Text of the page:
DM : You also speak of oil as a curse?
 
G.F.C.: Oil has been in many ways a blessing for the last century. It has eradicated certain diseases. It has profoundly improved our well-being and our standard of living in every way. But it has also fostered population growth, a society of cars, abundance and over-consumption that today weighs on our environment and has led to the disappearance of interesting alternative and sustainable lifestyles. The curse is also the curse on oil-producing countries caught up in total dependence and an extremely violent geopolitical game.
 
 
DM : Which country for example ?
 
G.F.C.: Take Venezuela. This country has everything, but its people live in great misery. Despite a left-wing government, oil money is not being redistributed at all. We see infants in hospitals sleeping in cardboard boxes! Apart from Norway, there is not, to my knowledge, a single oil-producing country that has been able to implement redistribution policies while at the same time investing in other industries. In other words, by planning for the next move. On the other hand, the common feature of these countries is that they have a corrupt ruling class. Such economic interests are at stake. And there is such external pressure from banks, oil companies, governments.
 
 
DM: Oil has also given rise to what you call the fossil aristocracy?
 
G.F-C. Or the oil lords. The most impressive of them is Rockefeller who built his fortune on the first oil exploitations and created a real empire taking advantage of all the uses of black gold in many sectors: automotive, armament, petrochemicals, health... This aristocracy benefited from a form of rent, so easy and so juicy. It has been a kingmaker. Governments were made and defeated because of oil interests. It has completely configured world geopolitics.
 
DM : Regardless of the country's political regime, oil seems to have the same devastating effect?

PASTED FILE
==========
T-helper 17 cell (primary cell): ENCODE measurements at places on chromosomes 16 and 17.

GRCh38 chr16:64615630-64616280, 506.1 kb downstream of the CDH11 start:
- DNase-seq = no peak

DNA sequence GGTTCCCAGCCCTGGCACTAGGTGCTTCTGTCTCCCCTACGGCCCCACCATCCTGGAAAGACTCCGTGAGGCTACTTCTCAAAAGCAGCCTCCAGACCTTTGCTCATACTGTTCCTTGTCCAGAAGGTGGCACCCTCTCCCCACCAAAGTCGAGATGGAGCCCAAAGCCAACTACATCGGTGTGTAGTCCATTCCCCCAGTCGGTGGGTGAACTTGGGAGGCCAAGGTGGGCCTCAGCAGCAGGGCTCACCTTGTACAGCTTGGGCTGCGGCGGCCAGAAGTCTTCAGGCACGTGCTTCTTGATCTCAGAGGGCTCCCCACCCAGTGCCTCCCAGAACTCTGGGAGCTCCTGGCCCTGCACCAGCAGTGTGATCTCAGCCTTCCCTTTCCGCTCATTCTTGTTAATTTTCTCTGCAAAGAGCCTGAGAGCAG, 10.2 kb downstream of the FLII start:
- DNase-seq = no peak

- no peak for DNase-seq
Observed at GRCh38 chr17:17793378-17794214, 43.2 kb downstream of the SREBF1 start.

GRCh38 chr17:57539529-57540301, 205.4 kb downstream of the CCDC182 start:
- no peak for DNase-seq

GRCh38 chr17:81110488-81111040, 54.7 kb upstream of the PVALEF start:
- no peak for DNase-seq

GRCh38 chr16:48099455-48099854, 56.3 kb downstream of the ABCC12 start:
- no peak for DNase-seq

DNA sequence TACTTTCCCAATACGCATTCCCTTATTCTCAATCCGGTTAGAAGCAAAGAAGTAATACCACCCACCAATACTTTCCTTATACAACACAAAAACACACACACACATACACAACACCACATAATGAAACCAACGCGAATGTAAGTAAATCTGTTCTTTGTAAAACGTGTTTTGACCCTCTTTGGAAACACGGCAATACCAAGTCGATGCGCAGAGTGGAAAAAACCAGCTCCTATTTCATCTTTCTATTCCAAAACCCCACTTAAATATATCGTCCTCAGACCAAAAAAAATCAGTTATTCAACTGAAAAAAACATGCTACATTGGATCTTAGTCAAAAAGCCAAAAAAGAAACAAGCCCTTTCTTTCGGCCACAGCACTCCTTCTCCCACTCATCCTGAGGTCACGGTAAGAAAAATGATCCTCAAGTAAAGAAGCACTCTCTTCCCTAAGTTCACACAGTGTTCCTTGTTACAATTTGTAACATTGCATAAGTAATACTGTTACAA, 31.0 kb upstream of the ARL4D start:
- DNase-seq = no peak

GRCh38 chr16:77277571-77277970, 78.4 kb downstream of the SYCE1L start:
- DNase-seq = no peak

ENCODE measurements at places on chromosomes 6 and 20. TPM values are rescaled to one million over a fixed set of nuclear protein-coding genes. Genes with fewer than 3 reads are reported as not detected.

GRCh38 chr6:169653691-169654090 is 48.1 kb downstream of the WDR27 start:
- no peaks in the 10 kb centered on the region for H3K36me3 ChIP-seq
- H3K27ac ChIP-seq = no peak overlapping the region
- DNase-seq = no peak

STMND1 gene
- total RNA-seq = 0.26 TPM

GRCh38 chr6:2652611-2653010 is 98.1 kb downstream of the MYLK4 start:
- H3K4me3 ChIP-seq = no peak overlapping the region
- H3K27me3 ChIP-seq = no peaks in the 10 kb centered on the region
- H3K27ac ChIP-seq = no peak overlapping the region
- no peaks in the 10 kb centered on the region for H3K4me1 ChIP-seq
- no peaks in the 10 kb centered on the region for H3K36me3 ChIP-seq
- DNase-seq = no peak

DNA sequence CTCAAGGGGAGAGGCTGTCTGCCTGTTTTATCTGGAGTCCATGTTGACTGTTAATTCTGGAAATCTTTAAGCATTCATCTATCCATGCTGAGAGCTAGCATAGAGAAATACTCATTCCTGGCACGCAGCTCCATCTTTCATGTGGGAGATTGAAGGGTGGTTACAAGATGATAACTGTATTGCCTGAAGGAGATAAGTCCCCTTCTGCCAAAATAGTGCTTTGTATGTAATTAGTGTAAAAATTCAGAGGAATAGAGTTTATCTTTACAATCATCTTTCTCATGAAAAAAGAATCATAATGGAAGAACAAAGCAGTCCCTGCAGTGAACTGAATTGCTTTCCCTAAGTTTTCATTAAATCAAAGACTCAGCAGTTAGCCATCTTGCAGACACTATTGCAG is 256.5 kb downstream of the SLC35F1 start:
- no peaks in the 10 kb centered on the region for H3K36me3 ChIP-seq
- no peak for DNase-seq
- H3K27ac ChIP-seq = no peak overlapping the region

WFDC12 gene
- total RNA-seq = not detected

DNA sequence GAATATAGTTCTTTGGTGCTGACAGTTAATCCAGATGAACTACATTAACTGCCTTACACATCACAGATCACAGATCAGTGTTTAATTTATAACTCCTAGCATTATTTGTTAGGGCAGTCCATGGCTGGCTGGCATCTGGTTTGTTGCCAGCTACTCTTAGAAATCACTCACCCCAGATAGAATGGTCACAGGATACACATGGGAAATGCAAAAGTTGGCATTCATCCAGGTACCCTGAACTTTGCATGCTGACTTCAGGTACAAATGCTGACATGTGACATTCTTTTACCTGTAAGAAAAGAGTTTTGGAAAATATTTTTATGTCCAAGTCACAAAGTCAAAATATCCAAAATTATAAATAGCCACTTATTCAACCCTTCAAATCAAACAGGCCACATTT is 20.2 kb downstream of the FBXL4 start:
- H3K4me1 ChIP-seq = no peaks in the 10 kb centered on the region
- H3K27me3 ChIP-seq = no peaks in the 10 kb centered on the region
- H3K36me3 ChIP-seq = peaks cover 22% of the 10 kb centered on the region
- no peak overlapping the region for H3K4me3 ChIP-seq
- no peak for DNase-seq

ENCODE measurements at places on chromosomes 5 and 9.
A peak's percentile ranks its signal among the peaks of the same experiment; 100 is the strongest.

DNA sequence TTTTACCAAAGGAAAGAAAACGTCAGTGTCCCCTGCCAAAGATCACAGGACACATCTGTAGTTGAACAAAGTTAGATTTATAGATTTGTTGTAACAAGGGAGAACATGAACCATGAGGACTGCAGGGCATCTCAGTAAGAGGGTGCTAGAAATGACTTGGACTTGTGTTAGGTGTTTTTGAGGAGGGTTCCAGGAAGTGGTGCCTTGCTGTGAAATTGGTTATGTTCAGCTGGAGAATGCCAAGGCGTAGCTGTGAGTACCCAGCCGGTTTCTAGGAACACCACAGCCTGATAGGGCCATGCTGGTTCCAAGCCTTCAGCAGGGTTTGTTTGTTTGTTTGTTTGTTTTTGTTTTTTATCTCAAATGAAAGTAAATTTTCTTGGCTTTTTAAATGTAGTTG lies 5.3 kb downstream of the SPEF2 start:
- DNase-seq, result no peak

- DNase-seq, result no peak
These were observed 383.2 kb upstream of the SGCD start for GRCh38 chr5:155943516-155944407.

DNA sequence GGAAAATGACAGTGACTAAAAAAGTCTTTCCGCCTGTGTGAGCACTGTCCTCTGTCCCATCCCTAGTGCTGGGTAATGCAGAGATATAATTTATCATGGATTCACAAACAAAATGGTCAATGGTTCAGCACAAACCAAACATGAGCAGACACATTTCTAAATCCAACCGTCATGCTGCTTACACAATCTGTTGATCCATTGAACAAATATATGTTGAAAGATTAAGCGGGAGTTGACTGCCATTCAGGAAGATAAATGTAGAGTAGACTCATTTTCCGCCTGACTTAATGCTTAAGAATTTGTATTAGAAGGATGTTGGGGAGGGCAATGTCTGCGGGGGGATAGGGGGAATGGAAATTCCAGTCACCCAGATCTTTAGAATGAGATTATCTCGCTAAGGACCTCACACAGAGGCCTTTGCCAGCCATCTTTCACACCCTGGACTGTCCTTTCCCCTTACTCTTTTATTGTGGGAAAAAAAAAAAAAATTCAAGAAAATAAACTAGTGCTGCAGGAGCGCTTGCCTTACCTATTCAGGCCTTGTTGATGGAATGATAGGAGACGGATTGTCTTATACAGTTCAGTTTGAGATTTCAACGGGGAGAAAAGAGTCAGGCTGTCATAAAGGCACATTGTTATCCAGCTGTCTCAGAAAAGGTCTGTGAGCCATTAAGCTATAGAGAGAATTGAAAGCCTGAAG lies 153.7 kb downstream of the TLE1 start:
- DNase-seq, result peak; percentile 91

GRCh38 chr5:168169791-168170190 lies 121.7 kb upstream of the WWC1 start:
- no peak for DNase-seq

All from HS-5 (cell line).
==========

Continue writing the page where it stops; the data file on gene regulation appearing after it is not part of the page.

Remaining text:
G.F.C.: It's very clear with Venezuela. Oil drives people crazy. It's not me saying it, it's the first secretary general of OPEC who was Venezuelan. He also said: "Oil is the devil's shit". He wanted to create OPEC to free himself from the Western fossil aristocracy. But even OPEC, which was first created under close American supervision and eventually escaped American control, has completely failed to create a democratic and transparent form of governance. In fact, the opposite is true. Its rules are extremely opaque. We know absolutely nothing about how prices are set or about the real state of oil reserves. We are totally dependent on a resource about which we know absolutely nothing.
 
DM : You give a psychological explanation to this dark side of oil?
 
G.F-C. Oil gives super power to super heroes who have been able, thanks to it, to transform the world. It allows us to assert the supremacy of man over nature, to inscribe it in the idea of progress with its eternal desire to surpass, dominate and go beyond. All this at such a speed that man and nature no longer walk together in good understanding. Nature is overwhelmed, crushed. We have created a monster that escapes us.
 
 
DM : You also come back to the brakes that prevent us from getting out of this fossil civilization. What are they ?